We push maxims such as violence breeds violence, hate breeds hate but yet we incarcerate and punish like never before. Instead of prison sentences working as some sort of deterrent we have reoffending, arrest and jailing rates increasing year in year out. One of society’s failures is the punitive criminal justice system and the penal estate. However despite the punitive penal estate having clearly failed society, we continue with it. For some it has become easier to lie and act as if the failure is a success or as if there are no alternatives than to accept the workload in another direction. Fyodor Dostoyevsky, in the Brothers Karamazov, wrote, “Above all, don’t lie to yourself. The man who lies to himself and listens to his own lie comes to a point that he cannot distinguish the truth within him, or around him, and so loses all respect for himself and for others. And having no respect he ceases to love.” We have lied for so long in this capitalistic meritocratic society that for far too many, especially for those in the consummation of privilege – they have ceased to love and to forgive. The psychological, emotional and spiritual wellbeing of others, of those most vulnerable – lost to them. The mantra these days is the suffocation of ‘self-responsibility’.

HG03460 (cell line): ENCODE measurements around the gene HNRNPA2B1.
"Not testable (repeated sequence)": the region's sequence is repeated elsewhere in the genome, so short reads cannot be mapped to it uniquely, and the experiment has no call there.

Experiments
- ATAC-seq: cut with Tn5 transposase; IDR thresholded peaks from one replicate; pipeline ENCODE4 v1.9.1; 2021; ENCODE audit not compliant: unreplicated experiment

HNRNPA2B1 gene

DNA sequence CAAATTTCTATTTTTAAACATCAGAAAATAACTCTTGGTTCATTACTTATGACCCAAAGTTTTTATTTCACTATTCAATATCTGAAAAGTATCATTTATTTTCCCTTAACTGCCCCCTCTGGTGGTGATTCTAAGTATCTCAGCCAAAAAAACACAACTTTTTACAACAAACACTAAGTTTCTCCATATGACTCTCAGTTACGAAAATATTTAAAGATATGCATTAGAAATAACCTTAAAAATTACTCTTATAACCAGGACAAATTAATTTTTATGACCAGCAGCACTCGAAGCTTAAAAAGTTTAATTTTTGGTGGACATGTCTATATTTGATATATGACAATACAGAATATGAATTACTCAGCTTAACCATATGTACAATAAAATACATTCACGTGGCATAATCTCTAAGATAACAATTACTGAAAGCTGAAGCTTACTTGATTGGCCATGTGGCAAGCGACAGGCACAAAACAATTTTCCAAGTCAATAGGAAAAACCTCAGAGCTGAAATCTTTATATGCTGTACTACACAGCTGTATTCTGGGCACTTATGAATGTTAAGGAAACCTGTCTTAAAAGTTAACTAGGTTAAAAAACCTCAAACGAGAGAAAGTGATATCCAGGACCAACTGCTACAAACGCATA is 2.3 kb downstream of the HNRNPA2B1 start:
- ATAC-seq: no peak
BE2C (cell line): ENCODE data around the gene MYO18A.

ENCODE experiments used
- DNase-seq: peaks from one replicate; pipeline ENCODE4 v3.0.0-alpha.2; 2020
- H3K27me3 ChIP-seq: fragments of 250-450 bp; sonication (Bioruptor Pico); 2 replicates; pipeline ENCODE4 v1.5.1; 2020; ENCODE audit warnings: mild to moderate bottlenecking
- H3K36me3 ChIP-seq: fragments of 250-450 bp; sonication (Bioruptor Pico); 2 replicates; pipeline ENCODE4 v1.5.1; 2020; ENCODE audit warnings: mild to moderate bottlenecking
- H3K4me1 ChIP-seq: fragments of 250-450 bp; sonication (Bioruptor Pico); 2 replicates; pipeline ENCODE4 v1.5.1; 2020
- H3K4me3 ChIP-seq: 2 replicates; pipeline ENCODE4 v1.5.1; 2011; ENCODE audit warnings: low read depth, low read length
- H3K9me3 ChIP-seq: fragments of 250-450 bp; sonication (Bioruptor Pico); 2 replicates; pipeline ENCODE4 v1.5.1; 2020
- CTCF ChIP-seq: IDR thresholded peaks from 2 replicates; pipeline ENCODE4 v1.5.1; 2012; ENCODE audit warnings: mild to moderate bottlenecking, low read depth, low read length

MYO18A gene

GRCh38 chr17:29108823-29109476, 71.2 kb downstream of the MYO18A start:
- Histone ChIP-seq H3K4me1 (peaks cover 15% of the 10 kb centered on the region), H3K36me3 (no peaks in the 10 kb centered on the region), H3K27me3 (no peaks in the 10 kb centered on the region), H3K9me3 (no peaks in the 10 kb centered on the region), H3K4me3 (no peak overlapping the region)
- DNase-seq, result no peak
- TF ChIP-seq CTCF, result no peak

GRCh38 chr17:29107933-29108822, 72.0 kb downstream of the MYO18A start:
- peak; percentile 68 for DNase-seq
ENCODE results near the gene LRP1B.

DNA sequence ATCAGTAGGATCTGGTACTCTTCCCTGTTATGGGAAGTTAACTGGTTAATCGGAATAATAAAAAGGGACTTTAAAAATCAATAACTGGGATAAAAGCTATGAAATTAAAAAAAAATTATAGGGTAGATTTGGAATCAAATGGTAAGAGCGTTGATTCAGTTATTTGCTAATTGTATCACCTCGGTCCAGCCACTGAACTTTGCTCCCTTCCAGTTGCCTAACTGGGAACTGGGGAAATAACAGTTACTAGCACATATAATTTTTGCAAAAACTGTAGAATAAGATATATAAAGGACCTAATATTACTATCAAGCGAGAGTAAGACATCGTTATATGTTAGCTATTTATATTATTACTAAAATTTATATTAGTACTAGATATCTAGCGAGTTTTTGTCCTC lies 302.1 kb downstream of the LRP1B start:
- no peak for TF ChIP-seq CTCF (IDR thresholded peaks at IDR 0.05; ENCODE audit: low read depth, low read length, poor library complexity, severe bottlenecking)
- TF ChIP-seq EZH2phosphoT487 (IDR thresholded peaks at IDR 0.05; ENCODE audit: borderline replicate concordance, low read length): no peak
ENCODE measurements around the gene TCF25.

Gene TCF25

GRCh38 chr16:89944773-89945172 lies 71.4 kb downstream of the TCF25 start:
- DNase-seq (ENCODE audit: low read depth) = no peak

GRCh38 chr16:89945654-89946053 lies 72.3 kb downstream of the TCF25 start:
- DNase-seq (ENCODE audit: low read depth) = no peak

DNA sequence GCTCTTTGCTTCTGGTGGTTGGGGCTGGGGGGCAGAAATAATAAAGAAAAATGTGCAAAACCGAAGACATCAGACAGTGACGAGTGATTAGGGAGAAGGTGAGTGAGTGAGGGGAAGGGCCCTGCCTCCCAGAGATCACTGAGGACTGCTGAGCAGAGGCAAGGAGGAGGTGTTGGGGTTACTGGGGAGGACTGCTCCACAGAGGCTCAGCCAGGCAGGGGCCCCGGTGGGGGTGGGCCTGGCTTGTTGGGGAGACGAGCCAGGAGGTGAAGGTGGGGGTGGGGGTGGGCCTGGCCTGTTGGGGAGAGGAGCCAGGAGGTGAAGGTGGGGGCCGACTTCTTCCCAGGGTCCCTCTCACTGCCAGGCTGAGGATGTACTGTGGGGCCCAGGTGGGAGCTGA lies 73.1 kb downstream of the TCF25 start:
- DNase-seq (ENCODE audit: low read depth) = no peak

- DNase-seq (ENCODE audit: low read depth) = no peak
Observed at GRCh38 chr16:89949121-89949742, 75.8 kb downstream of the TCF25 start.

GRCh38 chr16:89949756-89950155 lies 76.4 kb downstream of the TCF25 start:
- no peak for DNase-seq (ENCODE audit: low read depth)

Dostoyevsky, who also authored Crime and Punishment and the House of the Dead, wrote, “The degree of civilisation in a society can be judged by entering its prisons.” Australia has doubled its prison population in the last 20 years with a disproportionate hit on the marginalised, particularly the descendants of the First Nations peoples of this continent. First Nations people comprise 28 per cent of the total prison population though they are less than 3 per cent of the nation’s total population. I estimate that by 2025 First Nations people will comprise one in every two Australian prisoners. This is an abomination – moral, political and otherwise. From a racialised lens, Western Australia, the Northern Territory and South Australia jail First Nations peoples at among the world’s highest rates, with Western Australia competing for the mother of all jailers.